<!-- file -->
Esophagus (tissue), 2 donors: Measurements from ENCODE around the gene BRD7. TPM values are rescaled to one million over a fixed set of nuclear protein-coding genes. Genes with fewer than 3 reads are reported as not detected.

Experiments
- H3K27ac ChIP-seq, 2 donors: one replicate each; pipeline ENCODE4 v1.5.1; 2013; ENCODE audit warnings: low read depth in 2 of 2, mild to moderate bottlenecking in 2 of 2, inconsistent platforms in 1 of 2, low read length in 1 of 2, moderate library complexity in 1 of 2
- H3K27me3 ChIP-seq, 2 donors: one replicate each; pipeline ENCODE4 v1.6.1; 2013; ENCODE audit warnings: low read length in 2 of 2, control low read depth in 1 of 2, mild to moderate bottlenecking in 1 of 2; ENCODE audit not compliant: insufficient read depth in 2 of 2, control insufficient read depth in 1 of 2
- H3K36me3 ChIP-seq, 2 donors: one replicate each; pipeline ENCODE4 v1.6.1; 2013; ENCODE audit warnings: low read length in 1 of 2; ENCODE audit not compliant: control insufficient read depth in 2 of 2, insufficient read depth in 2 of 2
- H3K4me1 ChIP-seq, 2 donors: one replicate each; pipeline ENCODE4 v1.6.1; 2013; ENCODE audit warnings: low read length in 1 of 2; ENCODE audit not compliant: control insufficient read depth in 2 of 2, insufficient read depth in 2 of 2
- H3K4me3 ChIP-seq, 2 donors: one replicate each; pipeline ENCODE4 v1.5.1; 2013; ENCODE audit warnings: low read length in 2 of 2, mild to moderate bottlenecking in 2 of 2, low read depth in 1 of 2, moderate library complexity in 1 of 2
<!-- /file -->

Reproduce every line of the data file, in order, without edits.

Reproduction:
Esophagus (tissue), 2 donors: Measurements from ENCODE around the gene BRD7. TPM values are rescaled to one million over a fixed set of nuclear protein-coding genes. Genes with fewer than 3 reads are reported as not detected.

Experiments
- H3K27ac ChIP-seq, 2 donors: one replicate each; pipeline ENCODE4 v1.5.1; 2013; ENCODE audit warnings: low read depth in 2 of 2, mild to moderate bottlenecking in 2 of 2, inconsistent platforms in 1 of 2, low read length in 1 of 2, moderate library complexity in 1 of 2
- H3K27me3 ChIP-seq, 2 donors: one replicate each; pipeline ENCODE4 v1.6.1; 2013; ENCODE audit warnings: low read length in 2 of 2, control low read depth in 1 of 2, mild to moderate bottlenecking in 1 of 2; ENCODE audit not compliant: insufficient read depth in 2 of 2, control insufficient read depth in 1 of 2
- H3K36me3 ChIP-seq, 2 donors: one replicate each; pipeline ENCODE4 v1.6.1; 2013; ENCODE audit warnings: low read length in 1 of 2; ENCODE audit not compliant: control insufficient read depth in 2 of 2, insufficient read depth in 2 of 2
- H3K4me1 ChIP-seq, 2 donors: one replicate each; pipeline ENCODE4 v1.6.1; 2013; ENCODE audit warnings: low read length in 1 of 2; ENCODE audit not compliant: control insufficient read depth in 2 of 2, insufficient read depth in 2 of 2
- H3K4me3 ChIP-seq, 2 donors: one replicate each; pipeline ENCODE4 v1.5.1; 2013; ENCODE audit warnings: low read length in 2 of 2, mild to moderate bottlenecking in 2 of 2, low read depth in 1 of 2, moderate library complexity in 1 of 2